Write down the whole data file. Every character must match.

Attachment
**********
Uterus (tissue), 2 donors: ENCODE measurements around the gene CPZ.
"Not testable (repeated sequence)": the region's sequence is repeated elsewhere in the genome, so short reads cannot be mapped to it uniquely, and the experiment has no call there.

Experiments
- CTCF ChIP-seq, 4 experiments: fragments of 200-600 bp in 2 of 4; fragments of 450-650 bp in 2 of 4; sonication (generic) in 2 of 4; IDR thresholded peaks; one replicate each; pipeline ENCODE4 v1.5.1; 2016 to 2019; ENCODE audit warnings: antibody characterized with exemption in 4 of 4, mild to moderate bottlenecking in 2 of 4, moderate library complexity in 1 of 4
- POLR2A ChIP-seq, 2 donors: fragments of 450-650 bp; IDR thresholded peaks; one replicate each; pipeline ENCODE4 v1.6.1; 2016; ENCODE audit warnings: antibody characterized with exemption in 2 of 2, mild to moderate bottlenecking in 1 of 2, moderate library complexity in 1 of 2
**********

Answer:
Uterus (tissue), 2 donors: ENCODE measurements around the gene CPZ.
"Not testable (repeated sequence)": the region's sequence is repeated elsewhere in the genome, so short reads cannot be mapped to it uniquely, and the experiment has no call there.

Experiments
- CTCF ChIP-seq, 4 experiments: fragments of 200-600 bp in 2 of 4; fragments of 450-650 bp in 2 of 4; sonication (generic) in 2 of 4; IDR thresholded peaks; one replicate each; pipeline ENCODE4 v1.5.1; 2016 to 2019; ENCODE audit warnings: antibody characterized with exemption in 4 of 4, mild to moderate bottlenecking in 2 of 4, moderate library complexity in 1 of 4
- POLR2A ChIP-seq, 2 donors: fragments of 450-650 bp; IDR thresholded peaks; one replicate each; pipeline ENCODE4 v1.6.1; 2016; ENCODE audit warnings: antibody characterized with exemption in 2 of 2, mild to moderate bottlenecking in 1 of 2, moderate library complexity in 1 of 2